Dickey's Diary

 

Editor's Note: Readers of The Kentucky Explorer have been introduced to the Rev. John J. Dickey in past issues. Remember that he was a traveling preacher throughout the eastern part of the state during the years between 1880 and 1925. He helped to establish numerous churches and at least two colleges. He was also a teacher and a newspaper editor. However, his most enduring gift to us today may well be his diary that he kept faithfully during some 50 years of his later life beginning in the 1880s. In all, over 6,000 pages written in his own hand make up this interesting digest.
In this journal of his, Dickey often wrote down accounts of events daily. Much of the material concerns his day to day life. However, during the late 1890s he began to gather family history on various families he met in his travels. We are offering these interviews to our readers in the hope that they will be appreciated in the sense that Rev. Dickey intended. These interviews were written word for word as they were given to Rev. Dickey. Nothing has been changed.


Army Record
I (William Eversole) am enlisted in the 6th Kentucky Cavalry October 11, 1861. After 14 months of service as a private in that regiment I was promoted to Captain of Co. L. 14th Cavalry. My brother, Anderson, got up the regiment. I was made Captain by the votes of the company. Thomas F. Johnson, my brother-in-law, was 1st Lieutenant. My brother, Abner, was 2nd Lieutenant. My uncle, John, was Major. H. C. Lilly was Colonel. In the 3rd Battalion was Capt. William Strong, Harrison Fields, Thomas Amos, and myself. I was offered a place on General Spears' staff, but I preferred to be a private with my own people.
I was married to Mary Lewis on December 25, 1857. After her death I married Mrs. Alice Nanz on March 6, 1880. She died on June 11, 1892, and I married Mrs. Susan Begley. I was elected County Judge of Leslie County in 1890 and served out my term of four years. I was Police Judge of Hyden previous to my election to County Judge.
Joseph Eversole, my father, represented Clay, Perry, and Letcher in the Lower House in 1848. He defeated Jeremiah Combs, Democrat, and Dr. William Reid of Clay, Independent Whig. He was Magistrate previous to that. Afterwards he refused office.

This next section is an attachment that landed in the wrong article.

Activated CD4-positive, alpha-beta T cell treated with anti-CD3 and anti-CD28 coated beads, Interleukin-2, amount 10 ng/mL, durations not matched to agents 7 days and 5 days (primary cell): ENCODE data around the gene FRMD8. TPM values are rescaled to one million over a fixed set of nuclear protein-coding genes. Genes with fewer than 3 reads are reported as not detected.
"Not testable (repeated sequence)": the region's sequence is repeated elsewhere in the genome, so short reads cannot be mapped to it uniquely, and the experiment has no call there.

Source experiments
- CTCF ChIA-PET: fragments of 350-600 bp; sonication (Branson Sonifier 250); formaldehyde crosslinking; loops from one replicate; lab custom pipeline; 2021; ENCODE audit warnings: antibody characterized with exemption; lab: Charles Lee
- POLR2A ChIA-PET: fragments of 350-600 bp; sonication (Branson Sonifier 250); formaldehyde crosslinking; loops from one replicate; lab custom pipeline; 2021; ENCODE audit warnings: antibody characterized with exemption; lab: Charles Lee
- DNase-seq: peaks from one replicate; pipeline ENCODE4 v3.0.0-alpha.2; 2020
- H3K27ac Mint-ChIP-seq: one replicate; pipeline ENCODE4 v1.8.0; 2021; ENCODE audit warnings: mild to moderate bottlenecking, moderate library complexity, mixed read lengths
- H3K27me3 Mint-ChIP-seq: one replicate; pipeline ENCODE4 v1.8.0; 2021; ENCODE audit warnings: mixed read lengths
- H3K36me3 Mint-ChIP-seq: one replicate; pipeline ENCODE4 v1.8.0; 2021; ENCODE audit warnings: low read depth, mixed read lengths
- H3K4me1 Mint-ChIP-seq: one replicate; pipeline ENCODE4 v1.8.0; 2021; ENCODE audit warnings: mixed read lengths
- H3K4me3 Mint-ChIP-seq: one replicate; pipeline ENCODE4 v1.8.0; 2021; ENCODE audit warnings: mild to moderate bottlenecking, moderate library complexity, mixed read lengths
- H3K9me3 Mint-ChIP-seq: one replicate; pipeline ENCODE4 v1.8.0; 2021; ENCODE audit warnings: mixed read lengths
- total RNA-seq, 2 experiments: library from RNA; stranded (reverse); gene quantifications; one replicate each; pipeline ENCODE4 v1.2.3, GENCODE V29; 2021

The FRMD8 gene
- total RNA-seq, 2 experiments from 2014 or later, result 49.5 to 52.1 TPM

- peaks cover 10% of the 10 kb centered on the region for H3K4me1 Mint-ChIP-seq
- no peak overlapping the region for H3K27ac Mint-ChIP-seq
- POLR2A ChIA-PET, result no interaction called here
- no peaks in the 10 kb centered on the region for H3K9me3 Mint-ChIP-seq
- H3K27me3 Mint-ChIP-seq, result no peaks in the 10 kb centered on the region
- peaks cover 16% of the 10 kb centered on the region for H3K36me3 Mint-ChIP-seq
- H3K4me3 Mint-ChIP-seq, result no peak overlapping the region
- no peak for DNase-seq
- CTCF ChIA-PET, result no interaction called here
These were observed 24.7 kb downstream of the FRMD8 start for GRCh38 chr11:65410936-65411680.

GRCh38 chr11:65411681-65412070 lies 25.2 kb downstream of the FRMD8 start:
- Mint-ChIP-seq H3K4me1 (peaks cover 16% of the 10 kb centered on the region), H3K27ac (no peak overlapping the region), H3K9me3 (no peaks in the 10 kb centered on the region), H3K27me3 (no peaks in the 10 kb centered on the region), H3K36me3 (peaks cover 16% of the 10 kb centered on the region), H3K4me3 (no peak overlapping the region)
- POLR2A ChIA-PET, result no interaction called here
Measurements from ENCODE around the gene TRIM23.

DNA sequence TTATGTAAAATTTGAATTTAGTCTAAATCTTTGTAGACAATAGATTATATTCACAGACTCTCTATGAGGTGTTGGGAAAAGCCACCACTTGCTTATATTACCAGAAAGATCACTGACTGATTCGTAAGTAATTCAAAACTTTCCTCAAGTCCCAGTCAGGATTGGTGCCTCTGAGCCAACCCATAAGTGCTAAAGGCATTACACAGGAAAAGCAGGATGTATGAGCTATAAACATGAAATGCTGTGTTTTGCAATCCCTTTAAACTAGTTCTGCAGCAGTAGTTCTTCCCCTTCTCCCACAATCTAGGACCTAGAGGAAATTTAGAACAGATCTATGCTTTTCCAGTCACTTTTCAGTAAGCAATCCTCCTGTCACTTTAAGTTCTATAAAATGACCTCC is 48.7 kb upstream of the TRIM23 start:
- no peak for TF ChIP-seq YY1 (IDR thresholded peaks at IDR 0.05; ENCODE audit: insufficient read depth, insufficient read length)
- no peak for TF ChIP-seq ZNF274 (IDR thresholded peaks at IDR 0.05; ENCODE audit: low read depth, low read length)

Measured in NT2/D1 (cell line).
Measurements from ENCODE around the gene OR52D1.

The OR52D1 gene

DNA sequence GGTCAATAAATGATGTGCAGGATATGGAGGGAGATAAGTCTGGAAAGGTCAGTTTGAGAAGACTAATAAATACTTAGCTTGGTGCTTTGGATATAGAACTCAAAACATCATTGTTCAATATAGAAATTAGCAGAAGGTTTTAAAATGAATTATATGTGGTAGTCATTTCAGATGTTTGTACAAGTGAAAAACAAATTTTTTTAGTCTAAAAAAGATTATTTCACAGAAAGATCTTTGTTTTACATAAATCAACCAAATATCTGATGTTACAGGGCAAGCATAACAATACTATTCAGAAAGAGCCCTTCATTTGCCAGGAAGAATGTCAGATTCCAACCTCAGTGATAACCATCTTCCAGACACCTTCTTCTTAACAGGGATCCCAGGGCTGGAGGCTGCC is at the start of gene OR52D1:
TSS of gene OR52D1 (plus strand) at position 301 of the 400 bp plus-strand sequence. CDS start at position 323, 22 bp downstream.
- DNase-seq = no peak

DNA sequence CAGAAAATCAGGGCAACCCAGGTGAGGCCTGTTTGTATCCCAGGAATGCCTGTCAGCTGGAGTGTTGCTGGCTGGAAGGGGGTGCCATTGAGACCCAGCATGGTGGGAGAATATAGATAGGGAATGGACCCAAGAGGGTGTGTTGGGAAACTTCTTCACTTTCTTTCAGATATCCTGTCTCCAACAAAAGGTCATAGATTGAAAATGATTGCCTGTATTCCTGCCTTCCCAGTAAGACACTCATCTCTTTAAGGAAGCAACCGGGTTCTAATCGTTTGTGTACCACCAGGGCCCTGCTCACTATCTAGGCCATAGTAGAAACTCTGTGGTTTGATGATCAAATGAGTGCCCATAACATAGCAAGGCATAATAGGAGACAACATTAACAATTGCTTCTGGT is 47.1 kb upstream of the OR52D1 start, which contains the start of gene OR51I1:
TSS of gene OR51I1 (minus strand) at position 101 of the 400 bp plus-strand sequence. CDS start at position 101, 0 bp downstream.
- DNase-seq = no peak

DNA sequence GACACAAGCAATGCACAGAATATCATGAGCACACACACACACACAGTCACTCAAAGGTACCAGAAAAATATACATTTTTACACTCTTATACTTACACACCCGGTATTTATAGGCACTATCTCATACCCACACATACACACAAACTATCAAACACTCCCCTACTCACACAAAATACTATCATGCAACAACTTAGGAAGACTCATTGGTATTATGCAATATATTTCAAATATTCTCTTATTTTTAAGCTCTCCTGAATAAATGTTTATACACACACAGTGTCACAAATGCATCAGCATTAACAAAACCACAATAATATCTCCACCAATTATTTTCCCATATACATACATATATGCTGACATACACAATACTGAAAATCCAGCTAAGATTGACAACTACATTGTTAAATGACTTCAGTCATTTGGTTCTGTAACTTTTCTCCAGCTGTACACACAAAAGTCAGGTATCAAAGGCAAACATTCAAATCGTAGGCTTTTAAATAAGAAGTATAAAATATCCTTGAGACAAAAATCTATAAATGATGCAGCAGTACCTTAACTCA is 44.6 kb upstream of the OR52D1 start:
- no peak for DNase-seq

Abner Eversole, my brother, represented Clay and Rockcastle in the Lower House.
Joseph Eversole, son of Major John, who had the feudal war with French, was the County Attorney of Perry, Trustee of the Jury fund, and Deputy Collector of Internal Revenue.


Robert McCollum
I was born in Clay County, Kentucky, March 14, 1839. My grandfather came from North Carolina early in this century. He settled on Island Creek, Owsley County. My father was George McCollum. He was my grandfather's fourth child. My grandfather married in Kentucky. His wife was Rachel Morris. By these things we conclude that he must have come here near the close of the last century. When he came, the Morrises, some of the Bakers, some of the Thomases, Allens, Bushs, Gilberts, Callahans, Ashers, and Bowlings were here. My grandfather had the following children: David, Robert, Perry, Stephen, George, Elizabeth (Bowman), Rachel (Fisher), and John. Robert, Perry, Stephen, John and Rachel went to Missouri. The rest lived in Owsley and Clay. As the name indicates, I have always understood we are Scotch-Irish. My grandfather lived to be over 90 years old. My mother was Esther Allen, daughter of Robert Baker, a Captain in the War of 1812.


George Baker
Mancheser, Ky.
February 7, 1898

I was born in Clay County, Kentucky, Feb-ruary 20, 1837. My father was Robert Baker. He was born in Lee County, Virginia, April 27, 1800. He was a son of "Julius" Robert Baker, born in Lee County, Virginia, March 1, 1779. He was a soldier in the War of 1812 under General Harrison. He removed with his family to the mouth of Bull Skin, now in Clay County, in the spring of 1801.

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